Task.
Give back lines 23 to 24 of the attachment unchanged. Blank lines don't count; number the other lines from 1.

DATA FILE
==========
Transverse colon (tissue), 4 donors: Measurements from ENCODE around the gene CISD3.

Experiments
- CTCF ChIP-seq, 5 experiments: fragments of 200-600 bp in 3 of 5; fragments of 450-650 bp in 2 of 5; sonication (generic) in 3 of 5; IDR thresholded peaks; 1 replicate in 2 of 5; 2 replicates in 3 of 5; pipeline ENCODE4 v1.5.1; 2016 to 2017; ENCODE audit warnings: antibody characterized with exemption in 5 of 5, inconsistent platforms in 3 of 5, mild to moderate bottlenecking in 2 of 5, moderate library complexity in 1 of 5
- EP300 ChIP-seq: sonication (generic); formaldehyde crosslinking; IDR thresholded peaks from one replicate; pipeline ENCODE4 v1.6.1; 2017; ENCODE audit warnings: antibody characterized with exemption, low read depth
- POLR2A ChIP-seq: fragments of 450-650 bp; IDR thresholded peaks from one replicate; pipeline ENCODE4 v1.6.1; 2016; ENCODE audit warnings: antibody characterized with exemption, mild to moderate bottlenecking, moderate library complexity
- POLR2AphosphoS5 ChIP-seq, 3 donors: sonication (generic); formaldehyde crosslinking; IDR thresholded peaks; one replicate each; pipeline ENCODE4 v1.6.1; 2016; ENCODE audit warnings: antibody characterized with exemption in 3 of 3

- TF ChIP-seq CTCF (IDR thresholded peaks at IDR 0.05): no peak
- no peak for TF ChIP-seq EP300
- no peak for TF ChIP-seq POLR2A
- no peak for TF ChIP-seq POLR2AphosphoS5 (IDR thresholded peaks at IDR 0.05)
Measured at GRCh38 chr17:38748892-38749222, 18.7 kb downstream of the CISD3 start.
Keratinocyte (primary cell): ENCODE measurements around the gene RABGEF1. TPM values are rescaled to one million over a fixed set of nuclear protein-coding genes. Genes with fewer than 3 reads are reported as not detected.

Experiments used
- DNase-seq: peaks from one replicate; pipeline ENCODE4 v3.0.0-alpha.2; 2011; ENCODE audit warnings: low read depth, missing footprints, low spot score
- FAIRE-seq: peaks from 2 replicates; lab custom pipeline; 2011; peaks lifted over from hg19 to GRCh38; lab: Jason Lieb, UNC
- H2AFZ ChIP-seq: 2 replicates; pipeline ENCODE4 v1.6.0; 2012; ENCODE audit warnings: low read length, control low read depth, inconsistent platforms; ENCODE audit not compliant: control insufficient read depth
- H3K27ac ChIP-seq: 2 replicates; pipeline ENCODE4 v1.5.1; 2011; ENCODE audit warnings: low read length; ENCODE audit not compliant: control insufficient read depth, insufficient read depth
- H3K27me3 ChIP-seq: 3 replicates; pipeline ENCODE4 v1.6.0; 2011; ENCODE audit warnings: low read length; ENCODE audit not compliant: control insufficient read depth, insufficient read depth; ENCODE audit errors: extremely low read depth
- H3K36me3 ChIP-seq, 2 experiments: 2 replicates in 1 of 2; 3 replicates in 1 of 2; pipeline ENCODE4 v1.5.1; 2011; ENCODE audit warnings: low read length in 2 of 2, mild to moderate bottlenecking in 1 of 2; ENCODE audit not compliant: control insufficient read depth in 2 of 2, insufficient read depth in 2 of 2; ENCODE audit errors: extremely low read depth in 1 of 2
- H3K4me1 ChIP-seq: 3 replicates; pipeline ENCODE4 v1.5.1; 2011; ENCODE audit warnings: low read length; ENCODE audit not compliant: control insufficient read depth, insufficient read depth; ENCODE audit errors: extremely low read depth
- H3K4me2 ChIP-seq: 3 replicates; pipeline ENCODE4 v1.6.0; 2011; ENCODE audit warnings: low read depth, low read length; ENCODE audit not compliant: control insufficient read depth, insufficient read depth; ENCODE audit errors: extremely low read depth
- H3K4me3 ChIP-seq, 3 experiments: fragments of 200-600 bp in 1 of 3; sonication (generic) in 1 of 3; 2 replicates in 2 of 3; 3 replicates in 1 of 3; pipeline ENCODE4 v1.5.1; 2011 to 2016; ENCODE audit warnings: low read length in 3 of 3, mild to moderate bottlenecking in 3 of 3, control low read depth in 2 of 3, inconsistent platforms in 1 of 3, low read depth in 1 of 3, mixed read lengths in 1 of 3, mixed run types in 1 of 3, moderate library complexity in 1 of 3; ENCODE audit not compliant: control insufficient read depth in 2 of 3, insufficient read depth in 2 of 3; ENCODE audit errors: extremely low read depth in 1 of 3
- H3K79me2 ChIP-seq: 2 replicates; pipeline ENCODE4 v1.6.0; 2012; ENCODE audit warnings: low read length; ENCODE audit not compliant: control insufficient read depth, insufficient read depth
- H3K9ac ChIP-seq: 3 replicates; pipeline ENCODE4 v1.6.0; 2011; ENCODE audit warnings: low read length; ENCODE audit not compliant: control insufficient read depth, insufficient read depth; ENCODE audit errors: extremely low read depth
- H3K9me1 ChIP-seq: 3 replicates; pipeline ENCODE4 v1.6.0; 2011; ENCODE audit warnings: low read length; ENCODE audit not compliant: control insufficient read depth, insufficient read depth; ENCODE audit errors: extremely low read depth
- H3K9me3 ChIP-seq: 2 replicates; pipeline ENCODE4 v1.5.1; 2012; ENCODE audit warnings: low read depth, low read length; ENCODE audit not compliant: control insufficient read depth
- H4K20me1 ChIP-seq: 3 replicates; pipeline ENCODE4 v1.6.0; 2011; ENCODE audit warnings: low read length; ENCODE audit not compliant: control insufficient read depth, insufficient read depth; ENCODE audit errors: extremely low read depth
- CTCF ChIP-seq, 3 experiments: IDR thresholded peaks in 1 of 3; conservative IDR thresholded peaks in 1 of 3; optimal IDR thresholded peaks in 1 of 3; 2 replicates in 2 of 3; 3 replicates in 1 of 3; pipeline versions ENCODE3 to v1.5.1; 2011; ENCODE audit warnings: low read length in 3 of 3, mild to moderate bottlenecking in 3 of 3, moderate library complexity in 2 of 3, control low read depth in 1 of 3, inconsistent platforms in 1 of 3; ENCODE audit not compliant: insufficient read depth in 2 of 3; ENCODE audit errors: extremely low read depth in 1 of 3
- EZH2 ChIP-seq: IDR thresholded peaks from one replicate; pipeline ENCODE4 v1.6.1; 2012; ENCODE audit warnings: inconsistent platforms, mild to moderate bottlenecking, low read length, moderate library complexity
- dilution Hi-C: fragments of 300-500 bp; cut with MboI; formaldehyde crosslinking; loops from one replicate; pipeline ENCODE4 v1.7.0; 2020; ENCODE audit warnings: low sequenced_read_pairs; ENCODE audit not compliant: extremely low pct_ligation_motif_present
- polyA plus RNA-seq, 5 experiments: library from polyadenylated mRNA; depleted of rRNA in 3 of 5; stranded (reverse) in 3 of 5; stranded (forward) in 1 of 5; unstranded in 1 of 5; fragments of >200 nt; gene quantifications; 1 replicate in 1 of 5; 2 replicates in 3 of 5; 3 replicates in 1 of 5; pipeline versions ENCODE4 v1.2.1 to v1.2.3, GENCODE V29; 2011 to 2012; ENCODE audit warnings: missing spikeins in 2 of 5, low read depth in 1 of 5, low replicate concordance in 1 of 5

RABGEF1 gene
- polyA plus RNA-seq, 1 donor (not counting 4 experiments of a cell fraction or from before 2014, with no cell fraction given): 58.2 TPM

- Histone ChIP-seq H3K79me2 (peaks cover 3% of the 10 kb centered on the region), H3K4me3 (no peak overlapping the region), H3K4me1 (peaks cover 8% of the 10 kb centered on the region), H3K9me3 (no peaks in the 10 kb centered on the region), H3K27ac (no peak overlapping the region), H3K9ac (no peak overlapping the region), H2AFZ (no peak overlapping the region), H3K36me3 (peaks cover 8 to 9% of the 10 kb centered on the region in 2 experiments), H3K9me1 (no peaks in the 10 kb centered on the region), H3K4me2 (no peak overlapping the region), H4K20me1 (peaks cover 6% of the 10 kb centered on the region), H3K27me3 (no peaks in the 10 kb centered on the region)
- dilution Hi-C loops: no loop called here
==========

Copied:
- H3K79me2 ChIP-seq: 2 replicates; pipeline ENCODE4 v1.6.0; 2012; ENCODE audit warnings: low read length; ENCODE audit not compliant: control insufficient read depth, insufficient read depth
- H3K9ac ChIP-seq: 3 replicates; pipeline ENCODE4 v1.6.0; 2011; ENCODE audit warnings: low read length; ENCODE audit not compliant: control insufficient read depth, insufficient read depth; ENCODE audit errors: extremely low read depth